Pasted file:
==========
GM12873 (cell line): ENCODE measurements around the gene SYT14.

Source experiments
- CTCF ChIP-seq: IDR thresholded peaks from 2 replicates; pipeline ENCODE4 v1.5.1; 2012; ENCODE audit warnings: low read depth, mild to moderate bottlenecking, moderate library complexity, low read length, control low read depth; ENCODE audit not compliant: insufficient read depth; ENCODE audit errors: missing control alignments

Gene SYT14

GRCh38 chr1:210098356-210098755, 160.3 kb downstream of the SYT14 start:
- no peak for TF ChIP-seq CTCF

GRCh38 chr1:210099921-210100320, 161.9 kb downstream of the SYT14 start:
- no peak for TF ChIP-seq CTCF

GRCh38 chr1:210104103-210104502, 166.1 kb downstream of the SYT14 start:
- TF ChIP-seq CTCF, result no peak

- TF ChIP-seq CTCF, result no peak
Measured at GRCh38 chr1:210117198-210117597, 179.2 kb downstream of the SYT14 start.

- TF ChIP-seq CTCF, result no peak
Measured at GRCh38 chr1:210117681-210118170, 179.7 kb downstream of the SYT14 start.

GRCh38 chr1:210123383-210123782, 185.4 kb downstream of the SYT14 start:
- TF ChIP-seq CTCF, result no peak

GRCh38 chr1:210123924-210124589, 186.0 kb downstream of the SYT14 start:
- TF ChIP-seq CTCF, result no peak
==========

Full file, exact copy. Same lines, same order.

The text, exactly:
GM12873 (cell line): ENCODE measurements around the gene SYT14.

Source experiments
- CTCF ChIP-seq: IDR thresholded peaks from 2 replicates; pipeline ENCODE4 v1.5.1; 2012; ENCODE audit warnings: low read depth, mild to moderate bottlenecking, moderate library complexity, low read length, control low read depth; ENCODE audit not compliant: insufficient read depth; ENCODE audit errors: missing control alignments

Gene SYT14

GRCh38 chr1:210098356-210098755, 160.3 kb downstream of the SYT14 start:
- no peak for TF ChIP-seq CTCF

GRCh38 chr1:210099921-210100320, 161.9 kb downstream of the SYT14 start:
- no peak for TF ChIP-seq CTCF

GRCh38 chr1:210104103-210104502, 166.1 kb downstream of the SYT14 start:
- TF ChIP-seq CTCF, result no peak

- TF ChIP-seq CTCF, result no peak
Measured at GRCh38 chr1:210117198-210117597, 179.2 kb downstream of the SYT14 start.

- TF ChIP-seq CTCF, result no peak
Measured at GRCh38 chr1:210117681-210118170, 179.7 kb downstream of the SYT14 start.

GRCh38 chr1:210123383-210123782, 185.4 kb downstream of the SYT14 start:
- TF ChIP-seq CTCF, result no peak

GRCh38 chr1:210123924-210124589, 186.0 kb downstream of the SYT14 start:
- TF ChIP-seq CTCF, result no peak